Broken glass and bar mitzvahs: Remembering Silent Majority
Mountain Brook High School students formed the band Silent Majority in 1985.
The memory lane of our high school years isn’t just paved with photographs—it has its own soundtrack, too. The music is not only from the radio, but from the local bands who played together on the unforgettable movie of our lives. At Mountain Brook High School many of those musicians have gone on to start careers, get married and raise families. But others have formed new bands and continue to play throughout the city. This is the first in a series in Village Living profiling the groups who made the music for our memories.
Brent Thompson, David Seale, Tommy Terrell and Bart Herring were in tenth grade together at Mountain Brook High School in the fall of 1985 when they decided to start a band.
“I realized I’d never be big enough or fast enough to play high school sports,” said Seale, “so being in a band was a great alternative.”
Tommy Terrell, on the other hand, actually made the basketball team but spent most of that time warming the bench. “I decided in the fall of ‘85 to see what the whole band thing had to offer,” Terrell said. “Needless to say, girls and beer won out over riding the bench.”
The group started learning their favorite cover songs from ‘80s bands like R.E.M., U2 and The Replacements. They called themselves the Side Effects.
To add a new dimension to their sound, they asked classmate Beth Sydnor Norris to play keyboards for the group. With the new member, the group expanded their repertoire to include material by The Doors, The Rolling Stones and other popular bands. They also renamed themselves Silent Majority.
One of the Side Effects’ early practice sessions, in particular, stands out in Seale’s mind. The drummer’s parents weren’t home, so the band invited a crew of guys (and girls) to come over and serve as audience. Seale was feeling a major rockstar vibe when he was suddenly inspired to jump on the coffee table.
Unfortunately, the table was glass and not very sturdy, so Seale found himself standing in a pile of broken shards. When the grownups returned, they were not amused and presented Seale with a bill for the cost of the table.
Soon, Silent Majority was playing high school fraternities, Bar/Bat Mitzvahs, homecoming parties and other events.
Beth Norris recalled one party where the event planner asked them to dress up exotically for one of their sets. The planner provided the guys with Arab garb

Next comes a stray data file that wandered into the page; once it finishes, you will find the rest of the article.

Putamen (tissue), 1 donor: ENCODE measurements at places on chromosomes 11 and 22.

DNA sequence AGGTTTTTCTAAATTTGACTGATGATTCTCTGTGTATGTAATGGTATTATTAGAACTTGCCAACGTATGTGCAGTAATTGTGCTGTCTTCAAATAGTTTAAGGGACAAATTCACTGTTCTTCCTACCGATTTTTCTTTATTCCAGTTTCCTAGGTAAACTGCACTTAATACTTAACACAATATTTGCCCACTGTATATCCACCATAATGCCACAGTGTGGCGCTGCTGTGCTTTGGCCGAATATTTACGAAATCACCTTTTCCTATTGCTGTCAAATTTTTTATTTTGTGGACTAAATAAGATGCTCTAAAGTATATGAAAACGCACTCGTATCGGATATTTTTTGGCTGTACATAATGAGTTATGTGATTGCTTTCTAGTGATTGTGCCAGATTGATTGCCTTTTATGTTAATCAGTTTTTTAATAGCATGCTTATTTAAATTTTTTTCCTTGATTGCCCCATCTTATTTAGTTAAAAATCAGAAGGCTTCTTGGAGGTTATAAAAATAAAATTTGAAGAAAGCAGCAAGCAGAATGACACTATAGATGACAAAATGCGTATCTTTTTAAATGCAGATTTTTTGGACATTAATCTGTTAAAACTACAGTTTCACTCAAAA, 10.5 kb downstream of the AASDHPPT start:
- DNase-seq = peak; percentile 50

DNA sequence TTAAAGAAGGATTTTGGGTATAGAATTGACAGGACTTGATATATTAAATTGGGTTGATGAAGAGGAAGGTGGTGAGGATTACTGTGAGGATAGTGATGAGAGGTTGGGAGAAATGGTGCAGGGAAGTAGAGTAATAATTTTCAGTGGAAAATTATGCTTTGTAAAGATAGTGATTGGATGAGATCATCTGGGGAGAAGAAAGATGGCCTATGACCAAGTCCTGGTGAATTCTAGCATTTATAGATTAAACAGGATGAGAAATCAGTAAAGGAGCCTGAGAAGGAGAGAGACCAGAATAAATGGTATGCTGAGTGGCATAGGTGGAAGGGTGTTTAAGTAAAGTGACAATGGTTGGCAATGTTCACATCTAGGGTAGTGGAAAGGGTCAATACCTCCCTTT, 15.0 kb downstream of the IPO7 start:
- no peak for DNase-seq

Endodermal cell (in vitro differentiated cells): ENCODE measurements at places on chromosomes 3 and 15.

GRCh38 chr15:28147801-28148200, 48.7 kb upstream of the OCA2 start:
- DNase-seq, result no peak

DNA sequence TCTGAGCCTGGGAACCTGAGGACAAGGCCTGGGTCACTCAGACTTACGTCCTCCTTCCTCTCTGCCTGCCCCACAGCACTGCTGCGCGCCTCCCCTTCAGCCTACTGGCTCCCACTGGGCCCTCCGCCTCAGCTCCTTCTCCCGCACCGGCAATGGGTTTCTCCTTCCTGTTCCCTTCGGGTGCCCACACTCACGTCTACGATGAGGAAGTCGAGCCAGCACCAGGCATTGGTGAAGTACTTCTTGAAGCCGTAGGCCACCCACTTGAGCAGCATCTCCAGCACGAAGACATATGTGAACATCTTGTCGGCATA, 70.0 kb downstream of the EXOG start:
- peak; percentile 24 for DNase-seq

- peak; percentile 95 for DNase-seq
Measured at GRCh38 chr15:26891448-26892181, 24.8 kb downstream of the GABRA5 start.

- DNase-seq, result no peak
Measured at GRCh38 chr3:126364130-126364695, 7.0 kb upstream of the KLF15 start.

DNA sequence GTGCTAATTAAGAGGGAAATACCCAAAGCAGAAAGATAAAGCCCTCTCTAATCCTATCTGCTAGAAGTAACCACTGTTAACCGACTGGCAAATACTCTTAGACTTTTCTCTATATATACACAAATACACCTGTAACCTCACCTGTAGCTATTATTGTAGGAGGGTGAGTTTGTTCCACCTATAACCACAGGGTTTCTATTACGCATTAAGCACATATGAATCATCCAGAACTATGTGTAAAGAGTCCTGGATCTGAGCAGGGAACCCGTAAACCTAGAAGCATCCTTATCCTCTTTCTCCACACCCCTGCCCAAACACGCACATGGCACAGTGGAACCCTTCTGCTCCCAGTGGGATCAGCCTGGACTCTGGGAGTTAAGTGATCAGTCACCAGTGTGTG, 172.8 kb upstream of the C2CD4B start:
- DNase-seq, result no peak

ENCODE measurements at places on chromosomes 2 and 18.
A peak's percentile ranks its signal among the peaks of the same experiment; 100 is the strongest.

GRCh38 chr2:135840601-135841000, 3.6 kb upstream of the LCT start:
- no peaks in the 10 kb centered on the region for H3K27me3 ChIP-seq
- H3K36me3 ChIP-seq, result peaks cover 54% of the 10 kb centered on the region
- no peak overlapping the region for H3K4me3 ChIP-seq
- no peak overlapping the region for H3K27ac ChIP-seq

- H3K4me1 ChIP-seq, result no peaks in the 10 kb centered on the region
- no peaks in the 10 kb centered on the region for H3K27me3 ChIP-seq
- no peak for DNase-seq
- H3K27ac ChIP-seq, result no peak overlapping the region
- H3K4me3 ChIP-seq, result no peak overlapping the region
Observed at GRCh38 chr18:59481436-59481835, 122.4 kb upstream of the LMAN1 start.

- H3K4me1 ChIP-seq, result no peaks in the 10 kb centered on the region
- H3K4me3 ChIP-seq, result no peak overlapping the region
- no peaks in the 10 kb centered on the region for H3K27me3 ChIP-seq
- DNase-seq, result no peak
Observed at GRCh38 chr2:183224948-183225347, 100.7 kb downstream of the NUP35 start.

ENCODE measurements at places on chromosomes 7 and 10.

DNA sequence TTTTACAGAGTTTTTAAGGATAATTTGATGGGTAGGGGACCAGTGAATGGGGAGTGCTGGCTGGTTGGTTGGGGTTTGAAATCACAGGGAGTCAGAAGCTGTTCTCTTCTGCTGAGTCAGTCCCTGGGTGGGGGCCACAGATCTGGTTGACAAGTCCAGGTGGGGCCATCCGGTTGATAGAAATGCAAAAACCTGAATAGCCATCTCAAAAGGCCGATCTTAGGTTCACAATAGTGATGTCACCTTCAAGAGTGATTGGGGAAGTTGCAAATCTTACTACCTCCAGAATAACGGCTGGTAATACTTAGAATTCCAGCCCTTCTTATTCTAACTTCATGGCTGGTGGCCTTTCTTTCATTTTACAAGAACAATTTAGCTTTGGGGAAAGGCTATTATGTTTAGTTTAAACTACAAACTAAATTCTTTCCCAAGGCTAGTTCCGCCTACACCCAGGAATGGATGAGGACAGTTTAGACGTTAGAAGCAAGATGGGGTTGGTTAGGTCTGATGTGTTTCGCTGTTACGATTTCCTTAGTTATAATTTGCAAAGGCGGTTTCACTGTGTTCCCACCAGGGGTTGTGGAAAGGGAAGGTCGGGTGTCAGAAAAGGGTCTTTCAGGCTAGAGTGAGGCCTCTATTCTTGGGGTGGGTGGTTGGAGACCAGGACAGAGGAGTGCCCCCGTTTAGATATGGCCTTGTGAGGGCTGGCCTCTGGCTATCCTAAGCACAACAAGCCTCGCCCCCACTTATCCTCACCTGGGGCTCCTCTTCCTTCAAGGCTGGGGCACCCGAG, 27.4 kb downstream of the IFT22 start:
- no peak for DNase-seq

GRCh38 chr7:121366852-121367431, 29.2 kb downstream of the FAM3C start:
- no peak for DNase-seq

and Beth with a belly dancer outfit. “The Broken glass and bar mitzvahs: Remembering Silent Majority costume was a bit more revealing than I felt
comfortable with,” she said. “But...”
Norris remembered one particular seven-year-old attendee of the party who carefully staked out a front-row seat to get the full effect of her wardrobe. “I just hope there are no pictures from that night,” she said.
Silent Majority continued to play together all through high school. After graduation they didn’t perform often as a group, but many of the musicians went on to form other groups that are still active today.
Brent Thompson has a trio with Tommy Terrell (a Silent Majority alumnus) and Chip Dawson; they’re called The Uptown Rulers. The band covers an eclectic mix
ranging from Van Morrison, The Eagles and Jimmy Buffett to Little Feat, The Stones and others. They play private parties, corporate events and charity engagements.
They say the music they play has evolved over the years as have the audiences. “We used to play only to people our age,” said Thompson. These days the audience might be 20 or 30 years older, so they play some songs the older crowd remembers.
Beth Norris teamed up with Frank Cater, Mark Haas, George Carbonie and Jeff Logan to form a group that now plays as The Underhills.
David Seale still writes, records and plays music with various groups around town. He and his brother Michael also host an Internet radio show called “Southbound.” The program focuses on local music and airs each Tuesday evening at 9 p.m. on www.bhammountainradio.com.
“At 42, I’m still enjoying music,” said Seale. “If I wasn’t doing something with music, there would be a hole in my life.”
Even after all these years, the beat goes on.